I finished the Patchwork Challenge with a total of 104 species; 2 up on 2016. But that doesn’t tell the full story… I added 12 species not seen in 2016 and whiffed on 9. Notably, I missed out on osprey and tufted duck, two birds I would have banked on seeing at the beginning of the year. However, I recorded 7 patch firsts including jack snipe, waxwing and quail. See full table below.

Keep scrolling to see my 2017 highlights.

2017 Highlights

Without question the best bird of the year was quail, which I heard while playing quoits at the pub. It popped its jolly song all evening and into the next day; I even heard it from bed when I woke up the following morning.

The knowledge of my patch is improving all the time. I went from not registering a single siskin in 2016 to identifying a year-round colony in Langton Wood, changing their patch status from ‘common visitor’ to ‘resident’.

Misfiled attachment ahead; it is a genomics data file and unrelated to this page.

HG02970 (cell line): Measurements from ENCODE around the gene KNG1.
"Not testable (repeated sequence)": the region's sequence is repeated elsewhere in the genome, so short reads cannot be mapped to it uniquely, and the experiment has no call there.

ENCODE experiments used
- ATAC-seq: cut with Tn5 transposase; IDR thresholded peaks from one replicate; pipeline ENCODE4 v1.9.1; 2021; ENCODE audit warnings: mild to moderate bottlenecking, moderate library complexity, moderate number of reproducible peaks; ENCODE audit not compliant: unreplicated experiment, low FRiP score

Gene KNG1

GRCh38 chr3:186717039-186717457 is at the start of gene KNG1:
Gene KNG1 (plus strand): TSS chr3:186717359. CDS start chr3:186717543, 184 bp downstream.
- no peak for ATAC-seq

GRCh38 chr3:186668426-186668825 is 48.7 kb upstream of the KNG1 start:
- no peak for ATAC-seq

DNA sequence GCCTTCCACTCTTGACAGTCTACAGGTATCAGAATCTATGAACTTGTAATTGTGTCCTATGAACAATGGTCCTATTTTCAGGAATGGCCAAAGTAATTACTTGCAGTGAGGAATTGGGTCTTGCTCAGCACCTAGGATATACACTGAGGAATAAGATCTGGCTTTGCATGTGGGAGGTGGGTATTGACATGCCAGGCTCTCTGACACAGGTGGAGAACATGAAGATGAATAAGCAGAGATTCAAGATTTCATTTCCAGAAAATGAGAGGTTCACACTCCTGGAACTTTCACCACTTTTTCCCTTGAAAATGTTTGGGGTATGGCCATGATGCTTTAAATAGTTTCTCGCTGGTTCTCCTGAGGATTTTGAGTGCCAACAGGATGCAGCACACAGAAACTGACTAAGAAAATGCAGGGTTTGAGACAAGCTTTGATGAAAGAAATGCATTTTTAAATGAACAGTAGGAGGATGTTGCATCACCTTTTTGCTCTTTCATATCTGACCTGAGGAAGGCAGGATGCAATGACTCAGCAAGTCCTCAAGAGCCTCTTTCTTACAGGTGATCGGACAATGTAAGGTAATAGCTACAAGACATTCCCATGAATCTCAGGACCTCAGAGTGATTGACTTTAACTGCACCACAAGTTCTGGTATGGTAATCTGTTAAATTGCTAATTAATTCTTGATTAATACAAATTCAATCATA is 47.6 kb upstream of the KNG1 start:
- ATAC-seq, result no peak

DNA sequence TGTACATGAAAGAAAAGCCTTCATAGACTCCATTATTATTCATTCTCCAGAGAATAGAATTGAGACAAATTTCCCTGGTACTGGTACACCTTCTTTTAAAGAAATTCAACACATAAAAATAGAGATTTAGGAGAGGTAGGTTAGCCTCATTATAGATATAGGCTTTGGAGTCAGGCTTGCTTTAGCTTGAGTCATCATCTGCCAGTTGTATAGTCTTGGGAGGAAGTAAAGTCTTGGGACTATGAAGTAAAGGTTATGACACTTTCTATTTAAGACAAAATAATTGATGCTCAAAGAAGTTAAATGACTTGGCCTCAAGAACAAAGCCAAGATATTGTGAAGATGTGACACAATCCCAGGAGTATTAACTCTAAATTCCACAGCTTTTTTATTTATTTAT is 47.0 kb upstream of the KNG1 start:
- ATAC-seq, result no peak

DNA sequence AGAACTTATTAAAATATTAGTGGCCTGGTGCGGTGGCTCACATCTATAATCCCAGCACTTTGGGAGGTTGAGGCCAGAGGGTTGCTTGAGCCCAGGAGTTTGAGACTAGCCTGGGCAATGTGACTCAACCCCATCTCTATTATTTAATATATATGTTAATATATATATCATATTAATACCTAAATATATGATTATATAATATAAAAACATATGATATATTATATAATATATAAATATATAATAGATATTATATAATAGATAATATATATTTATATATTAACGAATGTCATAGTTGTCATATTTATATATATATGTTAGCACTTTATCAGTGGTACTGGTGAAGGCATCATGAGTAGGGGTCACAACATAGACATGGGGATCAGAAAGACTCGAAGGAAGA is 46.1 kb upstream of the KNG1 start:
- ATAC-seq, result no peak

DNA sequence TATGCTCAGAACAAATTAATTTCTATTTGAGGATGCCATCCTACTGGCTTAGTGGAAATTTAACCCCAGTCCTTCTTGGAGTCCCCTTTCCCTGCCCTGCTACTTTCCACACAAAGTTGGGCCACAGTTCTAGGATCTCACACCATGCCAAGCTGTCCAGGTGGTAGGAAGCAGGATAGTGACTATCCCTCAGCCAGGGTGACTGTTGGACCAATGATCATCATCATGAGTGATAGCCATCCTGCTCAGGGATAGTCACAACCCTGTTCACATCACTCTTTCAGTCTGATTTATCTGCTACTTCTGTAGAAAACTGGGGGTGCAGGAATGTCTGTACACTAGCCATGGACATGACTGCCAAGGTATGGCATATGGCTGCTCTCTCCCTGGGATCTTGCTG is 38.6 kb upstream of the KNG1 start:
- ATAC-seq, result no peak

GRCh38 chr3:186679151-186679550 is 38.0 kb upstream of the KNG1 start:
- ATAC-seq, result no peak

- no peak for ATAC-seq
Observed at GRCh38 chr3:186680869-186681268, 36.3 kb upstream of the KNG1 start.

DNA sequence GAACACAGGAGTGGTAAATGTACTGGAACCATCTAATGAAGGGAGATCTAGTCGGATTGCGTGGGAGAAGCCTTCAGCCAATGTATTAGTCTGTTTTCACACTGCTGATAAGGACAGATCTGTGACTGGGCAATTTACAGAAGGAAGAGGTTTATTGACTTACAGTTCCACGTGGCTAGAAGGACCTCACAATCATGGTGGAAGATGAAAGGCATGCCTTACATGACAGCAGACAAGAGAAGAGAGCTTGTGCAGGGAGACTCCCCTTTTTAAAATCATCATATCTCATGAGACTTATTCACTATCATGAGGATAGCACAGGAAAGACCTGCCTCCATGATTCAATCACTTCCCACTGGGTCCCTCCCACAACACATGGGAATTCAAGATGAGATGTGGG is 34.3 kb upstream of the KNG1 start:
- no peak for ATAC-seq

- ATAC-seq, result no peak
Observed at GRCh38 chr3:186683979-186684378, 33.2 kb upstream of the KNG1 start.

Birds that are doing particularly well seem to buck the national trend. Tree sparrows, lapwing and curlew are all increasing in number each year. The hedges drip with buntings and linnets during the summer, farmland song-birds that are under pressure elsewhere in the country.

Finding a ringed bird is always exciting, but usually requires getting them in hand to read the tiny letters and numbers. Not so with this little egret I photographed on 18th November. Nick Morgan managed to get hold of the original ringer and we find out that it was a bird from Hartlepool: “KZ was ringed this year at Rossmere Park, Hartlepool as a pullus on 24th May”

I spent a week in June following the fortunes of a pair of breeding common sandpipers on the Swale. I witnessed them luring a jay away from the nest, engaging in bond-building behaviour and feeding readily in front of my hide. Alas, in the week I spent with them there was no evidence of chicks and in the following week the river flooded after a spectacular summer storm, so they almost certainly lost their clutch. Better luck next year.